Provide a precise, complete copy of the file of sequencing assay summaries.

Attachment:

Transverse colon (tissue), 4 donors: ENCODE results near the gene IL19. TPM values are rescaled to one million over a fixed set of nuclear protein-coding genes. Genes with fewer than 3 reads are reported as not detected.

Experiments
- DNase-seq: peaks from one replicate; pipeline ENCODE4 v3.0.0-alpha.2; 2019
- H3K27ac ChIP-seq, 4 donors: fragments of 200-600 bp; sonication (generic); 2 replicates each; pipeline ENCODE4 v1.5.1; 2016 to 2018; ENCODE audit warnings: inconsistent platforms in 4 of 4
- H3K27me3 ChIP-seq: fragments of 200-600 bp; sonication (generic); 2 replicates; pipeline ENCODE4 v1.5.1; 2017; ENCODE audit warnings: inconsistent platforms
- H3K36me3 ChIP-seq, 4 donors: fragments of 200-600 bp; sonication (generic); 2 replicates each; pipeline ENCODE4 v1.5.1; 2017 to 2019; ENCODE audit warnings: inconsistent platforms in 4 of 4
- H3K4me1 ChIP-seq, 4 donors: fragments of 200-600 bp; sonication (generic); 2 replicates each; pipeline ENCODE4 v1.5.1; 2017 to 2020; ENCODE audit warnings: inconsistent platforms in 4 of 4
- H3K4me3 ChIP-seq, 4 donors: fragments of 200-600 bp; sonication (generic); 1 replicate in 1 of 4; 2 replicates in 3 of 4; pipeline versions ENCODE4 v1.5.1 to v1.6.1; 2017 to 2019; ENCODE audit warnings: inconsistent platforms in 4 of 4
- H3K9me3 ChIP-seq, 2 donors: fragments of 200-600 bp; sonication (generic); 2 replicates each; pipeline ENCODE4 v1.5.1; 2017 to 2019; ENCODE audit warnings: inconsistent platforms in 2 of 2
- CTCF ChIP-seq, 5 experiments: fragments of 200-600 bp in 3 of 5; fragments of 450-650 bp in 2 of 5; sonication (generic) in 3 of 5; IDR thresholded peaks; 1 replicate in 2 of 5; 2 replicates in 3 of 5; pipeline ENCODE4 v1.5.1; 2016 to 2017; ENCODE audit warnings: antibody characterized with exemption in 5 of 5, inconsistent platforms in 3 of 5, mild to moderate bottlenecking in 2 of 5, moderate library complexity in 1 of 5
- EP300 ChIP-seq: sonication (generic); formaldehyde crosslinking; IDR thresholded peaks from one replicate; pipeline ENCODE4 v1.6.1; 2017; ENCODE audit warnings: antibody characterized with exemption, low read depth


Transverse colon (tissue), 4 donors: ENCODE results near the gene IL19. TPM values are rescaled to one million over a fixed set of nuclear protein-coding genes. Genes with fewer than 3 reads are reported as not detected.

Experiments
- DNase-seq: peaks from one replicate; pipeline ENCODE4 v3.0.0-alpha.2; 2019
- H3K27ac ChIP-seq, 4 donors: fragments of 200-600 bp; sonication (generic); 2 replicates each; pipeline ENCODE4 v1.5.1; 2016 to 2018; ENCODE audit warnings: inconsistent platforms in 4 of 4
- H3K27me3 ChIP-seq: fragments of 200-600 bp; sonication (generic); 2 replicates; pipeline ENCODE4 v1.5.1; 2017; ENCODE audit warnings: inconsistent platforms
- H3K36me3 ChIP-seq, 4 donors: fragments of 200-600 bp; sonication (generic); 2 replicates each; pipeline ENCODE4 v1.5.1; 2017 to 2019; ENCODE audit warnings: inconsistent platforms in 4 of 4
- H3K4me1 ChIP-seq, 4 donors: fragments of 200-600 bp; sonication (generic); 2 replicates each; pipeline ENCODE4 v1.5.1; 2017 to 2020; ENCODE audit warnings: inconsistent platforms in 4 of 4
- H3K4me3 ChIP-seq, 4 donors: fragments of 200-600 bp; sonication (generic); 1 replicate in 1 of 4; 2 replicates in 3 of 4; pipeline versions ENCODE4 v1.5.1 to v1.6.1; 2017 to 2019; ENCODE audit warnings: inconsistent platforms in 4 of 4
- H3K9me3 ChIP-seq, 2 donors: fragments of 200-600 bp; sonication (generic); 2 replicates each; pipeline ENCODE4 v1.5.1; 2017 to 2019; ENCODE audit warnings: inconsistent platforms in 2 of 2
- CTCF ChIP-seq, 5 experiments: fragments of 200-600 bp in 3 of 5; fragments of 450-650 bp in 2 of 5; sonication (generic) in 3 of 5; IDR thresholded peaks; 1 replicate in 2 of 5; 2 replicates in 3 of 5; pipeline ENCODE4 v1.5.1; 2016 to 2017; ENCODE audit warnings: antibody characterized with exemption in 5 of 5, inconsistent platforms in 3 of 5, mild to moderate bottlenecking in 2 of 5, moderate library complexity in 1 of 5
- EP300 ChIP-seq: sonication (generic); formaldehyde crosslinking; IDR thresholded peaks from one replicate; pipeline ENCODE4 v1.6.1; 2017; ENCODE audit warnings: antibody characterized with exemption, low read depth